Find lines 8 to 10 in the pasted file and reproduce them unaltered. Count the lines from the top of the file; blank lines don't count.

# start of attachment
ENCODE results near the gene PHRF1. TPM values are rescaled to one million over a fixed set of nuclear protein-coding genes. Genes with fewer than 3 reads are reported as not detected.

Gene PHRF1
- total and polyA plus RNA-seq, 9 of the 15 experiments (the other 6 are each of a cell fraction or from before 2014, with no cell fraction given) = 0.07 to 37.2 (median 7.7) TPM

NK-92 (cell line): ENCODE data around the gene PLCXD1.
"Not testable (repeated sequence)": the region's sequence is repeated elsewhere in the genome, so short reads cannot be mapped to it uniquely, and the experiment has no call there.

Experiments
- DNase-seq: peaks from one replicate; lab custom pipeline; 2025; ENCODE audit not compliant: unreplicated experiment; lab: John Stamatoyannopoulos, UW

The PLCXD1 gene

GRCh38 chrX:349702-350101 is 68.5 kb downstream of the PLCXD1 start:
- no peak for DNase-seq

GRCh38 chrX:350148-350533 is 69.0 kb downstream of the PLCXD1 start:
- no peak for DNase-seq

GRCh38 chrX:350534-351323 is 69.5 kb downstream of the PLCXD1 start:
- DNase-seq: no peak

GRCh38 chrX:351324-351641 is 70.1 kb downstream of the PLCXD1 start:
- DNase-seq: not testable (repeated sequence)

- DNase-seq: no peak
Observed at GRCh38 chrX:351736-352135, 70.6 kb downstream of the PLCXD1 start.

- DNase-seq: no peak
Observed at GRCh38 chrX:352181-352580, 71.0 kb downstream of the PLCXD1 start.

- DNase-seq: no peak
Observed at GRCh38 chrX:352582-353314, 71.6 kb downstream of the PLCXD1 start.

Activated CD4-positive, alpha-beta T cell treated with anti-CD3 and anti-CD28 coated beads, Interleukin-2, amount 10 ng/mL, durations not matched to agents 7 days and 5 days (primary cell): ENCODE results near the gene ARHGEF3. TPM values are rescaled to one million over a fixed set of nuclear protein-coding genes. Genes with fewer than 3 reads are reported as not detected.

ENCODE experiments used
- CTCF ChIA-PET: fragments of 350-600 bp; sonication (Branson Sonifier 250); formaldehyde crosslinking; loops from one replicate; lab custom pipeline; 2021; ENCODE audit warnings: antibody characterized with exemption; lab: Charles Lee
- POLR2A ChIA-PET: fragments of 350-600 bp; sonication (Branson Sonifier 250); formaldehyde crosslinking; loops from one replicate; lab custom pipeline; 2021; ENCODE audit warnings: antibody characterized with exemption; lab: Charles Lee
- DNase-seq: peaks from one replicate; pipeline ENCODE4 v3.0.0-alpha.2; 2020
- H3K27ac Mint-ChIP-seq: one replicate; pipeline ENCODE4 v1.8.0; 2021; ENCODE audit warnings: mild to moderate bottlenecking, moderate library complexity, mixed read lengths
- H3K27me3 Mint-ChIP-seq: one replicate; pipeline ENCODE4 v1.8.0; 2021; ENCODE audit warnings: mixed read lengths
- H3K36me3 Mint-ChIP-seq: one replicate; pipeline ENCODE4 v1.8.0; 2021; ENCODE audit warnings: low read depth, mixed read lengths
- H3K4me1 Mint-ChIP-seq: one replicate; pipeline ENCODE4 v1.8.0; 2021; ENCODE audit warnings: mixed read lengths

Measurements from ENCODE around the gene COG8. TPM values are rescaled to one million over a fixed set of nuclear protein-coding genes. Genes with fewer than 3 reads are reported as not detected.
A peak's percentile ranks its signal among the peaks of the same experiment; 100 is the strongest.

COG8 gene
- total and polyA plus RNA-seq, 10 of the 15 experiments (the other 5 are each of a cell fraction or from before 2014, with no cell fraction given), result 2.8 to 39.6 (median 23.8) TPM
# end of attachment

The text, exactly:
The PLCXD1 gene

GRCh38 chrX:349702-350101 is 68.5 kb downstream of the PLCXD1 start:
- no peak for DNase-seq